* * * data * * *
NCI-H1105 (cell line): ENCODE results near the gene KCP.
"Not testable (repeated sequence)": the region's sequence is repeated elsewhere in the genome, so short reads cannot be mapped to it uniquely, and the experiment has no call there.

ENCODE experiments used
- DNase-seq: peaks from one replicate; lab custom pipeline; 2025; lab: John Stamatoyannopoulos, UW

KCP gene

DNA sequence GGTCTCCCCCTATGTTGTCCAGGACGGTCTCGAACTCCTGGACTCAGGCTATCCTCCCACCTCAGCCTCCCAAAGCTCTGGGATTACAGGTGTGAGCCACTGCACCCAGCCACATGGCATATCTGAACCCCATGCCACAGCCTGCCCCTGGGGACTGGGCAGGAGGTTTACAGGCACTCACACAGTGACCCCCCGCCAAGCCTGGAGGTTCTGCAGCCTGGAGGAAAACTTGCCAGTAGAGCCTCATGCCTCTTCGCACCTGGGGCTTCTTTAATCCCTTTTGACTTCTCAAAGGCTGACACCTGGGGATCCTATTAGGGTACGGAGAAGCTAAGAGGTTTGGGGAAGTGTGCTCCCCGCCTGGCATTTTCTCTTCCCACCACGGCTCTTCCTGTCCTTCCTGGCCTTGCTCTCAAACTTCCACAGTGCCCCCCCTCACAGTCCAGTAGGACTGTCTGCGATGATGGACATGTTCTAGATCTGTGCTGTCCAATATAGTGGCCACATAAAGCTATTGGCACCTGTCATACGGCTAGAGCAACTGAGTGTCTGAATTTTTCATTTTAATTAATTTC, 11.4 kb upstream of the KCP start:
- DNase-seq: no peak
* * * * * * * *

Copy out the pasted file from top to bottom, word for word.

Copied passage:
NCI-H1105 (cell line): ENCODE results near the gene KCP.
"Not testable (repeated sequence)": the region's sequence is repeated elsewhere in the genome, so short reads cannot be mapped to it uniquely, and the experiment has no call there.

ENCODE experiments used
- DNase-seq: peaks from one replicate; lab custom pipeline; 2025; lab: John Stamatoyannopoulos, UW

KCP gene

DNA sequence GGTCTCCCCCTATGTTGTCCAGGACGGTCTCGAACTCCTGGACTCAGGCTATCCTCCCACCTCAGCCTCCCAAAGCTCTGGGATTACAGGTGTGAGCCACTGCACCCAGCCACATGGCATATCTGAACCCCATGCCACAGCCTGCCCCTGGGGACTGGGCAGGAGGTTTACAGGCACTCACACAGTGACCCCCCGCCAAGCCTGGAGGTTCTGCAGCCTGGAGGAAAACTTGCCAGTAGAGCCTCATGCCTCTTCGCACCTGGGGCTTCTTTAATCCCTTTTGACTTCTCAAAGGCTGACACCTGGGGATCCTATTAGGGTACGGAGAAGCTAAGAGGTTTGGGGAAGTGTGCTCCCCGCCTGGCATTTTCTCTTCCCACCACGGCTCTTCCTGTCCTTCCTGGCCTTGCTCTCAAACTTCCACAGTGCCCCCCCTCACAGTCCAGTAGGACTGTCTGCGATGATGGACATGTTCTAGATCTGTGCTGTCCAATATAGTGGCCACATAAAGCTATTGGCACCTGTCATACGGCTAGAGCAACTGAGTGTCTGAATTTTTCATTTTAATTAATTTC, 11.4 kb upstream of the KCP start:
- DNase-seq: no peak